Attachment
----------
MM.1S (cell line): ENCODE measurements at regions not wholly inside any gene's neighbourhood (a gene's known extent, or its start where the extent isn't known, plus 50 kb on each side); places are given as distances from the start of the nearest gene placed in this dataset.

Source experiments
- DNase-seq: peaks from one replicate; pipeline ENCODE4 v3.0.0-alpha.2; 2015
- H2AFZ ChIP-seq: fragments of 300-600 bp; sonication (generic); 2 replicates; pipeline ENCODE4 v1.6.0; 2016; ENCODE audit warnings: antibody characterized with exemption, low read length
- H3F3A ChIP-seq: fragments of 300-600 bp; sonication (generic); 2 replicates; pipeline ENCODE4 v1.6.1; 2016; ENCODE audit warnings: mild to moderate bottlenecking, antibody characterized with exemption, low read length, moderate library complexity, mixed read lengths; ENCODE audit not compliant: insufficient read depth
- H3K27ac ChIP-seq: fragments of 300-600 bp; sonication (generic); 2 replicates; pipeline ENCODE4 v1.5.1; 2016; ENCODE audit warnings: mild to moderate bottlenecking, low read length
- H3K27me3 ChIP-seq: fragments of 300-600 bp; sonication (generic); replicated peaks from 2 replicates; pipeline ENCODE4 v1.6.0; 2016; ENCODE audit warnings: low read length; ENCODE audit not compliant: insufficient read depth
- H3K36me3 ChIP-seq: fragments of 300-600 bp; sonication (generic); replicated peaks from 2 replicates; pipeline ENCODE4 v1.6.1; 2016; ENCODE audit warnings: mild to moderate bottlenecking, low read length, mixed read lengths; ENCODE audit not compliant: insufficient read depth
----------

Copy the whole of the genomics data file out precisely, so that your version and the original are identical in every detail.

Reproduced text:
MM.1S (cell line): ENCODE measurements at regions not wholly inside any gene's neighbourhood (a gene's known extent, or its start where the extent isn't known, plus 50 kb on each side); places are given as distances from the start of the nearest gene placed in this dataset.

Source experiments
- DNase-seq: peaks from one replicate; pipeline ENCODE4 v3.0.0-alpha.2; 2015
- H2AFZ ChIP-seq: fragments of 300-600 bp; sonication (generic); 2 replicates; pipeline ENCODE4 v1.6.0; 2016; ENCODE audit warnings: antibody characterized with exemption, low read length
- H3F3A ChIP-seq: fragments of 300-600 bp; sonication (generic); 2 replicates; pipeline ENCODE4 v1.6.1; 2016; ENCODE audit warnings: mild to moderate bottlenecking, antibody characterized with exemption, low read length, moderate library complexity, mixed read lengths; ENCODE audit not compliant: insufficient read depth
- H3K27ac ChIP-seq: fragments of 300-600 bp; sonication (generic); 2 replicates; pipeline ENCODE4 v1.5.1; 2016; ENCODE audit warnings: mild to moderate bottlenecking, low read length
- H3K27me3 ChIP-seq: fragments of 300-600 bp; sonication (generic); replicated peaks from 2 replicates; pipeline ENCODE4 v1.6.0; 2016; ENCODE audit warnings: low read length; ENCODE audit not compliant: insufficient read depth
- H3K36me3 ChIP-seq: fragments of 300-600 bp; sonication (generic); replicated peaks from 2 replicates; pipeline ENCODE4 v1.6.1; 2016; ENCODE audit warnings: mild to moderate bottlenecking, low read length, mixed read lengths; ENCODE audit not compliant: insufficient read depth